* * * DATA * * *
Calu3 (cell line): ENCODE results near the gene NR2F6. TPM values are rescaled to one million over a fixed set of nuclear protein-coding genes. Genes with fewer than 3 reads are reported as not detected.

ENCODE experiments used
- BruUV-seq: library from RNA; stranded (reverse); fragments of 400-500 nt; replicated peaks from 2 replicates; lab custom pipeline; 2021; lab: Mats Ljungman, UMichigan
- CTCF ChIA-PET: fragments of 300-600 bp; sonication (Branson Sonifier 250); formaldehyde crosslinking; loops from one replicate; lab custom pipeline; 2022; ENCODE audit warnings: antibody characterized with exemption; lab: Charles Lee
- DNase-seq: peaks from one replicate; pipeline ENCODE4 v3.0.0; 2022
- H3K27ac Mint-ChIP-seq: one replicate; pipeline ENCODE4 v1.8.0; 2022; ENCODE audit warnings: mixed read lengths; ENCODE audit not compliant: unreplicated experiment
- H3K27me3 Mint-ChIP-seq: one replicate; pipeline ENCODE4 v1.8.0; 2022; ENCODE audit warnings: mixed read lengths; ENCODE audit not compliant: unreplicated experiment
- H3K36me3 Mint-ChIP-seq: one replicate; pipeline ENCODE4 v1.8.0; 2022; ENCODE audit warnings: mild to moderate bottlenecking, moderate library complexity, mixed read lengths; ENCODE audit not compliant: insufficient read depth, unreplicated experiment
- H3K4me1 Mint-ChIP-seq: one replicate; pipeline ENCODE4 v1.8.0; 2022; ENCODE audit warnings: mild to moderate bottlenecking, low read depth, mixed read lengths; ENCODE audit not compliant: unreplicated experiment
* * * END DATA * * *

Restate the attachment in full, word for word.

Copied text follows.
Calu3 (cell line): ENCODE results near the gene NR2F6. TPM values are rescaled to one million over a fixed set of nuclear protein-coding genes. Genes with fewer than 3 reads are reported as not detected.

ENCODE experiments used
- BruUV-seq: library from RNA; stranded (reverse); fragments of 400-500 nt; replicated peaks from 2 replicates; lab custom pipeline; 2021; lab: Mats Ljungman, UMichigan
- CTCF ChIA-PET: fragments of 300-600 bp; sonication (Branson Sonifier 250); formaldehyde crosslinking; loops from one replicate; lab custom pipeline; 2022; ENCODE audit warnings: antibody characterized with exemption; lab: Charles Lee
- DNase-seq: peaks from one replicate; pipeline ENCODE4 v3.0.0; 2022
- H3K27ac Mint-ChIP-seq: one replicate; pipeline ENCODE4 v1.8.0; 2022; ENCODE audit warnings: mixed read lengths; ENCODE audit not compliant: unreplicated experiment
- H3K27me3 Mint-ChIP-seq: one replicate; pipeline ENCODE4 v1.8.0; 2022; ENCODE audit warnings: mixed read lengths; ENCODE audit not compliant: unreplicated experiment
- H3K36me3 Mint-ChIP-seq: one replicate; pipeline ENCODE4 v1.8.0; 2022; ENCODE audit warnings: mild to moderate bottlenecking, moderate library complexity, mixed read lengths; ENCODE audit not compliant: insufficient read depth, unreplicated experiment
- H3K4me1 Mint-ChIP-seq: one replicate; pipeline ENCODE4 v1.8.0; 2022; ENCODE audit warnings: mild to moderate bottlenecking, low read depth, mixed read lengths; ENCODE audit not compliant: unreplicated experiment